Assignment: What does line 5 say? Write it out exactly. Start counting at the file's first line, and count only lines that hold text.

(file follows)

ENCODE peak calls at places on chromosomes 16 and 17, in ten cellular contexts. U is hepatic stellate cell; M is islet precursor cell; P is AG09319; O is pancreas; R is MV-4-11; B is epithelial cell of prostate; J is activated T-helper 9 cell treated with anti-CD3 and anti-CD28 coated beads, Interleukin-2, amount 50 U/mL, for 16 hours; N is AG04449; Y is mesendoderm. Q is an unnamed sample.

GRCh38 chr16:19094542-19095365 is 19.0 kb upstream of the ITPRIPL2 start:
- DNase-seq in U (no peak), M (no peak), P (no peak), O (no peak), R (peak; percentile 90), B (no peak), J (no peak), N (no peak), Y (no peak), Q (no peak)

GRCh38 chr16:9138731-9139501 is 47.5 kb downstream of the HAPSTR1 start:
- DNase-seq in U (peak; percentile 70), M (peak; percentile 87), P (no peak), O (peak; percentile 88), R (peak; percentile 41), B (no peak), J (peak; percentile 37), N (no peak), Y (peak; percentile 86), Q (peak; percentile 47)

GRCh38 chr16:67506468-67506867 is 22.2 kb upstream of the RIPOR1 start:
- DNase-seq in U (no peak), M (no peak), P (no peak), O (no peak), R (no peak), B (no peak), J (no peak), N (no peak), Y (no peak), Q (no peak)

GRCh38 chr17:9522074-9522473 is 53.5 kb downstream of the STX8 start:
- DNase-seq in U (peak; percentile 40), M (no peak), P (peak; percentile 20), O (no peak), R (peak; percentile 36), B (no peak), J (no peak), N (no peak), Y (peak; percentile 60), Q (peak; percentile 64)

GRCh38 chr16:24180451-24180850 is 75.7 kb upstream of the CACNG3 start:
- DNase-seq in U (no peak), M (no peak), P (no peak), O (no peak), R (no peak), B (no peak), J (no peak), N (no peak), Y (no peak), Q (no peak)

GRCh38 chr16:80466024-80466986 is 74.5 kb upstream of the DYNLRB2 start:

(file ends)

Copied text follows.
- DNase-seq in U (peak; percentile 70), M (peak; percentile 87), P (no peak), O (peak; percentile 88), R (peak; percentile 41), B (no peak), J (peak; percentile 37), N (no peak), Y (peak; percentile 86), Q (peak; percentile 47)